The Jewish narrative is forever entangled with ancient Egypt. That entanglement continues to challenge us.
An Organic Entanglement
Our Sages expand the narrative from a historic encounter to an organic mother-child relationship.
Or has God ever tried to go and take for himself a nation from the very bowels of another nation […]? (Deut. 4:34) – As one who extracts a fetus from the womb of a cow. (Mekhilta Beshalah)
The image of blood on the passageways and of the people emerging from the breaking waters of the sea, is a powerful image of birthing. Egypt is portrayed not as the familiar historical oppressor but as a woman in the midst of a violent birth. Egypt is the womb in which the Israelites gestated. The portrait which the Sages are painting is not one of a mere historical encounter but of an intimate organic connection.
Under the best of circumstances severing the bond between the infant and the mother is a complicated business. This is even more the case when the mother is abusive and cruel where love and loathing are intermingled as were the primordial light and darkness.
How do we emerge?
So, how do we understand and emerge from what could be called, “The Egyptian Entanglement?”
The key lies in how the following verse is interpreted.
[…]and the children of Israel went out with a high hand. (Ex. 14:8)
Onkelos deviates from the straightforward meaning of the Torah text by translating “a high hand”, be yad ramah, as reish galei –” heads held high.”
The key to understanding the differing connotations of “a high hand” as opposed to “heads held high” is in the Targum Yonatan on the same verse. He translates, “With a raised hand overcoming the Egyptians.”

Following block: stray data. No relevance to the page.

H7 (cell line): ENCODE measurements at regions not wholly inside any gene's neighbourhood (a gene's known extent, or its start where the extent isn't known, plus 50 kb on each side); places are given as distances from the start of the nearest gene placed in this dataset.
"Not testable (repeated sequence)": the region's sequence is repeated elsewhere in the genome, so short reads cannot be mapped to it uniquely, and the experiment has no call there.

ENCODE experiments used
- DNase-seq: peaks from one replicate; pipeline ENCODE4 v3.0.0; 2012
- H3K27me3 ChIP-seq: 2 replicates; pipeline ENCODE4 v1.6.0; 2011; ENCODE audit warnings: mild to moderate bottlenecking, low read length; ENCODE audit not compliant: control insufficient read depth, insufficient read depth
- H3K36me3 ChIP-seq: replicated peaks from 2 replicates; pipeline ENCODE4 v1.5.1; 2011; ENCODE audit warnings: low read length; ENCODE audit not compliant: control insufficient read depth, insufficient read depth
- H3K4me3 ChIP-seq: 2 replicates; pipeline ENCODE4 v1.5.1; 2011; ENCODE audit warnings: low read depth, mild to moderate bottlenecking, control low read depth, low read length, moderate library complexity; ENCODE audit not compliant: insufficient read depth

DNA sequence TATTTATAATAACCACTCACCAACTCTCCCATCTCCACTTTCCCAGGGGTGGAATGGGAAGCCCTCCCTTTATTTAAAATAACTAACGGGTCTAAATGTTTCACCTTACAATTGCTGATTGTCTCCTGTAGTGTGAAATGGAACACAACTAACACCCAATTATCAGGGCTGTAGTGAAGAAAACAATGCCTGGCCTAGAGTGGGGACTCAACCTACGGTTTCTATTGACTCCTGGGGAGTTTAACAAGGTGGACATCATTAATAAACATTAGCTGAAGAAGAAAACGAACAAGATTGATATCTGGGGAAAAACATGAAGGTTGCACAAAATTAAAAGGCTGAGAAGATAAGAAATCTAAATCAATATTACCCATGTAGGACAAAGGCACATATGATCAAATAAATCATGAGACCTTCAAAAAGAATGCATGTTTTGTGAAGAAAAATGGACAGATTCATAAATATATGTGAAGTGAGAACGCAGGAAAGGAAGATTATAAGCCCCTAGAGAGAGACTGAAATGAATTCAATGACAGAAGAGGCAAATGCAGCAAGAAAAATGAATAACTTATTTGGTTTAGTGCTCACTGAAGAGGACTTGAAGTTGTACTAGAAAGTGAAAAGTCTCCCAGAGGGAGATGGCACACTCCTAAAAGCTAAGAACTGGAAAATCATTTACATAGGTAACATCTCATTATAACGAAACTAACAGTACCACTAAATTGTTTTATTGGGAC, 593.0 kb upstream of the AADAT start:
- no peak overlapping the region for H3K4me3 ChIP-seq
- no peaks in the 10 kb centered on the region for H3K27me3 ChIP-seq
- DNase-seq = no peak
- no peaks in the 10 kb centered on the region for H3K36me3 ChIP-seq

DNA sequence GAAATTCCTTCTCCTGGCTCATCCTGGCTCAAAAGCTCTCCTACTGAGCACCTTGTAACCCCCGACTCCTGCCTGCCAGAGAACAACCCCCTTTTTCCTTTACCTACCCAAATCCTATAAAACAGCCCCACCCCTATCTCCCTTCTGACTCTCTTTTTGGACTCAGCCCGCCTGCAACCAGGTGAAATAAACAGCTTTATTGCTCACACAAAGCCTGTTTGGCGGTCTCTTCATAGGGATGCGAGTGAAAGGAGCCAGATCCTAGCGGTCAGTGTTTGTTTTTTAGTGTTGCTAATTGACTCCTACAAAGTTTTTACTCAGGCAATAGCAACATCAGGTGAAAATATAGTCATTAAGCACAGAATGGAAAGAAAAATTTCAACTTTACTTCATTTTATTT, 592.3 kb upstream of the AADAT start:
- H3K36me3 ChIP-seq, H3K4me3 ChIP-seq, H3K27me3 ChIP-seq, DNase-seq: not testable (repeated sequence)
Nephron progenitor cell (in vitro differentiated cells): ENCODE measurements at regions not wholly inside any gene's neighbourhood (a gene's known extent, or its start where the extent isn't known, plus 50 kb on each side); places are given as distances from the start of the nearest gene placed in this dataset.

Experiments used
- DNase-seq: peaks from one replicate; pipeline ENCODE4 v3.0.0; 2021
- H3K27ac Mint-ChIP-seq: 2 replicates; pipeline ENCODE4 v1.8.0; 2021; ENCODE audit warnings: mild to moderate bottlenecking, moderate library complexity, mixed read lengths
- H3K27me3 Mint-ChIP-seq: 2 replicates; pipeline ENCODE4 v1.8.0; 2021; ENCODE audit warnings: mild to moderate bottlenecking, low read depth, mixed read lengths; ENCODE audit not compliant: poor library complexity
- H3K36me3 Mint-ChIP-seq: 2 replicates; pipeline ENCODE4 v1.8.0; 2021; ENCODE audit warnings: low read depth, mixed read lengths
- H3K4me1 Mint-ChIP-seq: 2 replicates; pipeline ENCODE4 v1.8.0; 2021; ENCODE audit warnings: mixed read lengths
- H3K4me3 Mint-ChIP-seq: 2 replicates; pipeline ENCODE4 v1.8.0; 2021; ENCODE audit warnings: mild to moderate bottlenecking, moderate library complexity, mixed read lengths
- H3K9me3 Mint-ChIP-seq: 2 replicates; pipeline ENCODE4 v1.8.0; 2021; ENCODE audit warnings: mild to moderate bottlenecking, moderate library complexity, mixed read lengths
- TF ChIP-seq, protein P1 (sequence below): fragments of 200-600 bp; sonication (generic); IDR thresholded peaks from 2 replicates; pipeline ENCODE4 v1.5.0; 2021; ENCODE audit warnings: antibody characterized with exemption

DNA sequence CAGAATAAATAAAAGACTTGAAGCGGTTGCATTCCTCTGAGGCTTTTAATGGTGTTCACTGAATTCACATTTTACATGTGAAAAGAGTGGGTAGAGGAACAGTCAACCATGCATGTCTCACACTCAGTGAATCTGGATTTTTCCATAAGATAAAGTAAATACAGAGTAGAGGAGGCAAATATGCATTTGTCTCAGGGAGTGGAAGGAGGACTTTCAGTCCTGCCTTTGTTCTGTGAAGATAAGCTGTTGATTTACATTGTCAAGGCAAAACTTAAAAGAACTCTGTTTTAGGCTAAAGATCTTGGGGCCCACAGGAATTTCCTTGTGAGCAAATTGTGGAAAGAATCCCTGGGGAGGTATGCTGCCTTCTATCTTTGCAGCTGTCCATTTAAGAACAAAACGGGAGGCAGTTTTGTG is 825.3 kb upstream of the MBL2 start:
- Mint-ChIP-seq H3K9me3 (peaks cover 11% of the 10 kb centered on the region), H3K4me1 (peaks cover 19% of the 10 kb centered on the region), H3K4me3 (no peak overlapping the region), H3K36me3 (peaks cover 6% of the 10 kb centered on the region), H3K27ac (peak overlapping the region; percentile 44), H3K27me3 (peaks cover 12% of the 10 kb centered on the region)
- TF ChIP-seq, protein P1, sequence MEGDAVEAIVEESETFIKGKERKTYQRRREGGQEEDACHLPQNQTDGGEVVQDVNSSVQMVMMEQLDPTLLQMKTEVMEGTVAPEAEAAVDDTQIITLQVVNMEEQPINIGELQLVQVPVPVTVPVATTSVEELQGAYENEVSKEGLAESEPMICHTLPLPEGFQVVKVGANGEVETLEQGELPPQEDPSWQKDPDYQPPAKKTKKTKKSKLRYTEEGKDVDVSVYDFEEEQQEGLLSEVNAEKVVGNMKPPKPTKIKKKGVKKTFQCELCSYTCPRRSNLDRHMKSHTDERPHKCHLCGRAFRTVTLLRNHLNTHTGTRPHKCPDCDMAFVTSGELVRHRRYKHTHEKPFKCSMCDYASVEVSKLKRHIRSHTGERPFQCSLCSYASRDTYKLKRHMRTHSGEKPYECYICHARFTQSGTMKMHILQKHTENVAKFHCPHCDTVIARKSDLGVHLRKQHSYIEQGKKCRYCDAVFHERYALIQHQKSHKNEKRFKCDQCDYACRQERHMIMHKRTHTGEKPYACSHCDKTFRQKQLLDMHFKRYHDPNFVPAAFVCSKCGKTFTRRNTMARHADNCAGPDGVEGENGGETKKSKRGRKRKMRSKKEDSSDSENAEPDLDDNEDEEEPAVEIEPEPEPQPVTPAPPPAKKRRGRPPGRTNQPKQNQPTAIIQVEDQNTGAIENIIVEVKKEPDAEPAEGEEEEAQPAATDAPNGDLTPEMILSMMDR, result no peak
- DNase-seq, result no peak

The high hand is raised against Egypt.
Rabbi Mordechai Yosef of Ishbitz (1800 – 1851) explains that, in contradistinction to the raised hand, the head held high indicates that the freedom which the Israelites experienced was “not against others with pride and a feeling of superiority rather they felt as free people without fear of any man”. (Mei Hashiloah, Beshalah)
I would like to unpack this teaching of the Mei Hashiloah.
There is a danger that the people, because of the trauma of their slavery would not properly separate from the abusive environment in which they developed. It is very tempting to adopt a stance of victimhood and self-righteousness. Together, these characteristics seem to grant the moral high ground. In fact, adopting a posture of victimhood and allowing it to fashion the personality and the lens through which one views the world around them is very destructive. Too often the victim turns into the victimizer. The abused becomes the abuser. Undoubtedly, the Israelites suffered terrible injustices at the brutal hands of their Egyptian masters. However, to adopt the role as ‘victim’, when the post slavery era did not justify it, would in a sense perpetuate the slavery. Their “freedom” would be no freedom at all; it would be slavery in a different form. Their experience would be oriented back towards their oppressors – it would be a reaction to Egypt. R. Mordechai Yosef beckons us to infuse positive content into our freedom.
The Challenge Today
Rousseau famously wrote, “Man is born free and everywhere he is in chains. Those who think themselves masters of others are indeed greater slaves than they.” Freedom for all people begins with an attitude of freedom. For the Jews, freedom required a paradigm shift away from powerless victim to empowered servants of God joined together by a cosmic destiny.
The challenge our ancestors faced back then is analogous to the situation which we, especially those of us who live in Israel, encounter today. To what extent will we allow our Galut experience, especially recent Jewish history, our own “Egyptian Entanglement,” orient us? Can we adopt a healthy even-keeled reading of our situation?